3. Improved mental and emotional condition. You can significantly decrease stress, anxiety, and the risk of depression if you use it as a regular practice along with improved flexibility. Thanks to the activation of a parasympathetic nervous system, which slows down your heart rate and breathing sequence, you’ll get that calm feeling at the end of your class.
  4. More natural energy flow. Yin yogis witness that this practice has much in common with Chinese acupuncture, but it does not use needles. Yin yoga poses influence the body’s energy meridians and channels. It releases the blocks so that the energy flows freely. On the physiological level, that results in more optimal performance of the body’s organs and systems.
  5. Restoring effect. And finally, the therapeutic practice of Yin yoga is also recommended for anyone with injuries. It will also work well for people with chronic muscle and joints conditions like arthritis or osteoporosis. Also, it can be a great starting point for ones interested in mindfulness and meditation.

Yoga for Flexibility FAQs

Why Are Some People More Flexible Than Others?

Some physical aspects do influence flexibility and make some people more flexible than others:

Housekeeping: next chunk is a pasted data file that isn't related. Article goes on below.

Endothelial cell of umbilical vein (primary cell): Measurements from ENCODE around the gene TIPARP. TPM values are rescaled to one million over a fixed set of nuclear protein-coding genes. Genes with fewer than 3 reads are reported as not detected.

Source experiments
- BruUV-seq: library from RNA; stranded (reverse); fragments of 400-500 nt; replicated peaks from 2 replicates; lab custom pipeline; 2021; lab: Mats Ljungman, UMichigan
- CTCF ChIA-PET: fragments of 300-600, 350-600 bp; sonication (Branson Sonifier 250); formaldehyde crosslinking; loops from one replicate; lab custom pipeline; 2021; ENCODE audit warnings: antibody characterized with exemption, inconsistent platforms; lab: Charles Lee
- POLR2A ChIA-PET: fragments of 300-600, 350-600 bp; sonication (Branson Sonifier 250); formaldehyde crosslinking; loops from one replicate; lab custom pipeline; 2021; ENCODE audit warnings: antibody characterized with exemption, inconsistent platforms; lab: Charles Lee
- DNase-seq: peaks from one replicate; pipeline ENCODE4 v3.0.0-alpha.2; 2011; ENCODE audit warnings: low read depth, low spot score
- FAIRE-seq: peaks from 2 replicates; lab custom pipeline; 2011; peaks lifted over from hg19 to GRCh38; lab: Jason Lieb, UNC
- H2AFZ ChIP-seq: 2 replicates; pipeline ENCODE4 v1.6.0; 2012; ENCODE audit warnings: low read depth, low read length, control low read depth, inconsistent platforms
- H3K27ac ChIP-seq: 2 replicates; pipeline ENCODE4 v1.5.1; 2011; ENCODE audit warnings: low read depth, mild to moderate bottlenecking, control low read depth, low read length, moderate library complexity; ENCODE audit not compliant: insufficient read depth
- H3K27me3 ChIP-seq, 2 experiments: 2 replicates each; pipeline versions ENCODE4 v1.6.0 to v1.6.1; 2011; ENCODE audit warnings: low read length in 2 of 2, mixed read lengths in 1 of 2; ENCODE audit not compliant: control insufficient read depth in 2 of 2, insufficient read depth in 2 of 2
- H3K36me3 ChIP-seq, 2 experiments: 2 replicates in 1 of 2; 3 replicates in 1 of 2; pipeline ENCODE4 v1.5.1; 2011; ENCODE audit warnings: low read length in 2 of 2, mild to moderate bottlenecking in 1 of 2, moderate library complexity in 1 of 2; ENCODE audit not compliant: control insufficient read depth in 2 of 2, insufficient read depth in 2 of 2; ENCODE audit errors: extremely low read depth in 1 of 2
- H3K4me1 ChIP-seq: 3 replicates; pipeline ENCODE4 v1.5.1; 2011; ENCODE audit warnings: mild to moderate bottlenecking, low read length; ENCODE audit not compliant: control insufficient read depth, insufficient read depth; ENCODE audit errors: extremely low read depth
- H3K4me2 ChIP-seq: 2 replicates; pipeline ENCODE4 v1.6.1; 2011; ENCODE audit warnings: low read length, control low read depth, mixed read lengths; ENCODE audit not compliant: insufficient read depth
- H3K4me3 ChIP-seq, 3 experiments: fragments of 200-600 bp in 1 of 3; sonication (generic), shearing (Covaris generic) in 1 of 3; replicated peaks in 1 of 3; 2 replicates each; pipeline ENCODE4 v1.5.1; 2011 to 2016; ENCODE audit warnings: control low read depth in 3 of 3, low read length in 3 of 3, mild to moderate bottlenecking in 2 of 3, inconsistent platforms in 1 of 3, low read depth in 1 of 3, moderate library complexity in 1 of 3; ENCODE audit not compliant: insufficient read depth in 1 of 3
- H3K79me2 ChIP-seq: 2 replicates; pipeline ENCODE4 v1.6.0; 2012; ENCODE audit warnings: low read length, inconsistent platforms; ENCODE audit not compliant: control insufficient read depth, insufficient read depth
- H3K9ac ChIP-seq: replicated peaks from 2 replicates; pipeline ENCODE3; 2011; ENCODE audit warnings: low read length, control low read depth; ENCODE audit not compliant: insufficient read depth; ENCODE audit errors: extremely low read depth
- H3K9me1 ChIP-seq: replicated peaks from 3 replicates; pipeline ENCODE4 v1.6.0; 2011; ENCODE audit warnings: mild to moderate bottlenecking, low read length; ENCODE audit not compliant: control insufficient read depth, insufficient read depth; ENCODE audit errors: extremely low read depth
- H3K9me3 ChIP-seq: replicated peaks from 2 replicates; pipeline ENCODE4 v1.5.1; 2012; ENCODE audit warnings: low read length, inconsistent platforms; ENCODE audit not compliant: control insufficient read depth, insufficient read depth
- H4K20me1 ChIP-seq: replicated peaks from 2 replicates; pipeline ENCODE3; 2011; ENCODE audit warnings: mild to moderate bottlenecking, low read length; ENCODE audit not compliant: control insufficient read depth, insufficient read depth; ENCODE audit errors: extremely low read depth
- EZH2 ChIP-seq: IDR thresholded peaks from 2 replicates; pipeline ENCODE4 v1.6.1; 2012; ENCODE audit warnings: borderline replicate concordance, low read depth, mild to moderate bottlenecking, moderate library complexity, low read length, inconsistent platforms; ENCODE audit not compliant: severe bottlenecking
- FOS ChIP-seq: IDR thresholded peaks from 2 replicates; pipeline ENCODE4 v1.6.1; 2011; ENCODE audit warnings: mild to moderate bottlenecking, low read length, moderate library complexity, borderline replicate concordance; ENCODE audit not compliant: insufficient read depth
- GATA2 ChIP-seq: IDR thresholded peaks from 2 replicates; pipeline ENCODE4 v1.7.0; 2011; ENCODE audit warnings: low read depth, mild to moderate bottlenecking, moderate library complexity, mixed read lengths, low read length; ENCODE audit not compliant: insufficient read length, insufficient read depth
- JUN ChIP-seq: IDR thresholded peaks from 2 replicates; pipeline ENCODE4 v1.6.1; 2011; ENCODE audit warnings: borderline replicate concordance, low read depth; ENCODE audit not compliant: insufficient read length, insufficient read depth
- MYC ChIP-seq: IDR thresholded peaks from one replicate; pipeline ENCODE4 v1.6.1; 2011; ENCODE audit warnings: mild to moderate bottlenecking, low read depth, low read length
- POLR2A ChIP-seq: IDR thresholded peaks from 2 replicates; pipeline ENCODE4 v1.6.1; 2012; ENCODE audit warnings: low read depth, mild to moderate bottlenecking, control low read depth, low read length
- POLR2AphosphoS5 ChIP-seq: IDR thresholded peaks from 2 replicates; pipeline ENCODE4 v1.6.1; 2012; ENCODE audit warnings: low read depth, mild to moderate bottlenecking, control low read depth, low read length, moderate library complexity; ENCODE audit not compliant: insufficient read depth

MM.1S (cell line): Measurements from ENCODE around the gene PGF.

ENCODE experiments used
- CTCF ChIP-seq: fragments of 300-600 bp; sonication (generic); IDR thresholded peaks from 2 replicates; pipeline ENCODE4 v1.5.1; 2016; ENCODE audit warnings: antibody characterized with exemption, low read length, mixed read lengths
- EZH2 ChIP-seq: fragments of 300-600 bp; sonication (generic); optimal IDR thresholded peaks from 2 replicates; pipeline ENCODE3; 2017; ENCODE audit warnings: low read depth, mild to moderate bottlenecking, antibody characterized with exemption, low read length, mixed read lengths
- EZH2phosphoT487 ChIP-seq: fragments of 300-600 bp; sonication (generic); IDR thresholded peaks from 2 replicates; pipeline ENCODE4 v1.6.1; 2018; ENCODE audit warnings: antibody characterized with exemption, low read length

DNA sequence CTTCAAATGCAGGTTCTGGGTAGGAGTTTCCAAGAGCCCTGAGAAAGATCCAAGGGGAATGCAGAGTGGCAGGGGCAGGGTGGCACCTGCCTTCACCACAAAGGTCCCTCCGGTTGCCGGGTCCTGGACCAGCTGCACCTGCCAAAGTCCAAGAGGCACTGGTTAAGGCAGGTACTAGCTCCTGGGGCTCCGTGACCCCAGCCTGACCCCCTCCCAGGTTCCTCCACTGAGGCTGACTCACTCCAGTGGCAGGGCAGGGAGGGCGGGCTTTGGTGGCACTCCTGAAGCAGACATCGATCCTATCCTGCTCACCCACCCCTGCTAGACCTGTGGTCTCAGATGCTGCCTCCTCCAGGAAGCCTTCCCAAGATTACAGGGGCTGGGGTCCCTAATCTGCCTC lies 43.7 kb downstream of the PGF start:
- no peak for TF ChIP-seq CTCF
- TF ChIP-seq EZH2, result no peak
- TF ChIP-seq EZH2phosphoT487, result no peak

• Age: as you age, your joints tend to be less active and thus offer you a smaller range of moves.
  • Genetics: some parameters of your body are predetermined by your genes. Structure and size of bones: larger bones offer less flexibility to the owner— the state of connective tissues and their degree of elasticity.

How Often Should I Do Yoga to Improve Flexibility?

You can practice yoga for flexibility from 2 to 5 times a week. Begin with 30 minutes sessions and increase the duration up to 90 minutes. We’d recommend starting with more accessible postures and fewer loads and increasing the load with time for beginners. Use yoga props to help create the proper position of joints and muscles.

Experienced yogis or athletes can practice every day. But remember to include restorative periods in-between sessions to let your muscles recover and incorporate the exercises’ effects.

How Long Does It Take to Become More Flexible?

Working on your flexibility takes time and effort. It’s all about consistency, concentration, and regular practice. Experienced yogi or an athlete, you’ll need to be steady and focused when you work towards your flexibility. Depending on your body condition and the practice schedule, you can notice the first results of yoga for flexibility in 2-4 weeks.

About

Stephanie started her yoga journey back in 2018 in an Ashtanga class. She likes to experiment and try new challenging postures and yoga tricks. When off the mat, sharing yoga lifehacks is another thing to do. She believes that energy settled in a safe and physically correct form can make you feel better not only in your body but deep inside your soul too.